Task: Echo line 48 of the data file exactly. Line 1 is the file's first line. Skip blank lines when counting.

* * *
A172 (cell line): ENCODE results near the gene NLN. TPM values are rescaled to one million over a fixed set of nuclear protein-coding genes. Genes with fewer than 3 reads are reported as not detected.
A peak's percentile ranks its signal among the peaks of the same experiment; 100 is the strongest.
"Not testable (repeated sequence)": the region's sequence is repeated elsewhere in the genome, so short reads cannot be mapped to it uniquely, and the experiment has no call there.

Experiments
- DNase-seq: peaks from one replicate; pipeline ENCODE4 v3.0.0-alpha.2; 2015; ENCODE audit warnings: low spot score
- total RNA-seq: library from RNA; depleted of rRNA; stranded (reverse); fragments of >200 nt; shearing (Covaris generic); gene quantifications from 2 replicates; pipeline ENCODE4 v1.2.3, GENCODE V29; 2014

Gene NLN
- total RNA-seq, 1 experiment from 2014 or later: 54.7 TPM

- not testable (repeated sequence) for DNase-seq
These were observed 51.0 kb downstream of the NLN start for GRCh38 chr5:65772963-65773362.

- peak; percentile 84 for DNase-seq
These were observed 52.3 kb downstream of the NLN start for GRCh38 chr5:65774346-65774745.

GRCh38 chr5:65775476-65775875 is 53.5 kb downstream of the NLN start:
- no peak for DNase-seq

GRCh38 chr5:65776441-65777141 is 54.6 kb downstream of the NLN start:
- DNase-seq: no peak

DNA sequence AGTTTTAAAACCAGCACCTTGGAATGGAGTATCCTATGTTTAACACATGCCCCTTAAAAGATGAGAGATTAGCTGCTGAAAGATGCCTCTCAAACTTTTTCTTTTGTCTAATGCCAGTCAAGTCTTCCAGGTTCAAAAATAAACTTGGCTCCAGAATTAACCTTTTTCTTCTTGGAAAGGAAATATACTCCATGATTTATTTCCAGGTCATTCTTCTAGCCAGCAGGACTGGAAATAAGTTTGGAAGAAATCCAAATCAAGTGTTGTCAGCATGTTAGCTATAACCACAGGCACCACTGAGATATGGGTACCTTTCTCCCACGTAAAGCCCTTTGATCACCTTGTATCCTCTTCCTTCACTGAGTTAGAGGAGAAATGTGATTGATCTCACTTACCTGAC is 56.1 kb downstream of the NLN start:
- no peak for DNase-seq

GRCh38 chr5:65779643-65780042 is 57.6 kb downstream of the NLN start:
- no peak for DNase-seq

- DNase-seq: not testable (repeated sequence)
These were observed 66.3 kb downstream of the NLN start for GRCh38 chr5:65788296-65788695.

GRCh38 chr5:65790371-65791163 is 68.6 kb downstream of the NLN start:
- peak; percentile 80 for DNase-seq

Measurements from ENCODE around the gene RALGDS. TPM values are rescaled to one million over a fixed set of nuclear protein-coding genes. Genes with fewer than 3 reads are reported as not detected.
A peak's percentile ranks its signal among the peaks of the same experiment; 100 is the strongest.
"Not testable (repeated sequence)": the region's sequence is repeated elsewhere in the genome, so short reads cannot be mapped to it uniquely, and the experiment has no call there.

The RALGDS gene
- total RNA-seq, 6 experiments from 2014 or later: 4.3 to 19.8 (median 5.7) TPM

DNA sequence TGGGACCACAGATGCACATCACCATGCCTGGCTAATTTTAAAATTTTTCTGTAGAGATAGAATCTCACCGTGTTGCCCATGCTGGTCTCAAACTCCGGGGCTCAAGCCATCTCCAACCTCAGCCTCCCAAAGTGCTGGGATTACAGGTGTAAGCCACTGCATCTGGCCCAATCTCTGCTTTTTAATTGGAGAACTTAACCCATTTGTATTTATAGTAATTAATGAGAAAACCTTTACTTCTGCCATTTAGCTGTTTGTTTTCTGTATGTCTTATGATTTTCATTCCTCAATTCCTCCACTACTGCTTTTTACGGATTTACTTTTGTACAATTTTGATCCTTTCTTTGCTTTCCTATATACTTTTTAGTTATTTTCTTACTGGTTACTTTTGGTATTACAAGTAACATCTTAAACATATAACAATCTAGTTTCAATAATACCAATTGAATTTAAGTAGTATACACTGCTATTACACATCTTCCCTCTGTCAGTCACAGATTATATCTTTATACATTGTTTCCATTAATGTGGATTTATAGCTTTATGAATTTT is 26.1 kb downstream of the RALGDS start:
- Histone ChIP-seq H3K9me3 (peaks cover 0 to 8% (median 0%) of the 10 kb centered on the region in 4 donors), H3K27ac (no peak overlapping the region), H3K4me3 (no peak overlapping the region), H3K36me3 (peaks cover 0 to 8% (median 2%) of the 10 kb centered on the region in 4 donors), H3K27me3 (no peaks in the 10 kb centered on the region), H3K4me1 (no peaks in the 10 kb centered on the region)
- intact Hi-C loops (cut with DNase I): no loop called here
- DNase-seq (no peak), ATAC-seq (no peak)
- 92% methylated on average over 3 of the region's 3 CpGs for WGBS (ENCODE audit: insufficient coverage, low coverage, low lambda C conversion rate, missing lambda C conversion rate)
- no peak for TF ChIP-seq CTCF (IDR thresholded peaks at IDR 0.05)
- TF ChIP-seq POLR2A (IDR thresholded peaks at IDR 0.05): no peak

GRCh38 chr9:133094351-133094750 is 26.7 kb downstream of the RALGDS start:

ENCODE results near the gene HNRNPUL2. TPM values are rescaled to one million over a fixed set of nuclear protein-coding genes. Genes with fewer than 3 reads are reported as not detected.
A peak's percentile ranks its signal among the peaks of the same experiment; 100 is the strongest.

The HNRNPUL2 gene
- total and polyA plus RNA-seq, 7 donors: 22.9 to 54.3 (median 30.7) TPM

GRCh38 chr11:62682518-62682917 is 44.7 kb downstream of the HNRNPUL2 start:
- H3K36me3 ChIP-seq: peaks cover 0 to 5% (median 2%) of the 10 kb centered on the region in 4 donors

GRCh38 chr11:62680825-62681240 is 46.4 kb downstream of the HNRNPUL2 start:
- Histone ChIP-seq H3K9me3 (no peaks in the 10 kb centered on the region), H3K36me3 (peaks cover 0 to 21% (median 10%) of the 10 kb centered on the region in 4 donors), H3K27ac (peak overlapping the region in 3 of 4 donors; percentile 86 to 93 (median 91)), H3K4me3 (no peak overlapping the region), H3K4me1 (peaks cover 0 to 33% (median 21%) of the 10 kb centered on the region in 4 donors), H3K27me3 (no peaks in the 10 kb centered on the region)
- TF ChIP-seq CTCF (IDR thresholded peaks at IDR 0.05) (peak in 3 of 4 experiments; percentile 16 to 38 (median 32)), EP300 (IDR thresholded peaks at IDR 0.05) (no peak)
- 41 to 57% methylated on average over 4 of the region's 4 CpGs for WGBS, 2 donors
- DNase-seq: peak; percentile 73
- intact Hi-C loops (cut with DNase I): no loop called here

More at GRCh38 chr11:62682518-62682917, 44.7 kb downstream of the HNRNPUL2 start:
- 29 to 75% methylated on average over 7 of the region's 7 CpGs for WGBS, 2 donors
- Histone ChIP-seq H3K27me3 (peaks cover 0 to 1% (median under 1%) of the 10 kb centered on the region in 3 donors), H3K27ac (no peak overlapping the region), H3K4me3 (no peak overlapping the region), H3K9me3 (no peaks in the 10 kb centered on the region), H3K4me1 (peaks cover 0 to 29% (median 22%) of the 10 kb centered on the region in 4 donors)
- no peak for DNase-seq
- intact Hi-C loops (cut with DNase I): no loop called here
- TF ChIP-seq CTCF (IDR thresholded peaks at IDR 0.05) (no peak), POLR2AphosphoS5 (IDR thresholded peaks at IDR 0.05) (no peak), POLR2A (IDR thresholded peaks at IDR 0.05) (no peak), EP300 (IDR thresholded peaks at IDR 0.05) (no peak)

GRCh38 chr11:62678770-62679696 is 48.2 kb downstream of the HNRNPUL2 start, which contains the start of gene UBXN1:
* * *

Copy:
- DNase-seq: peak; percentile 73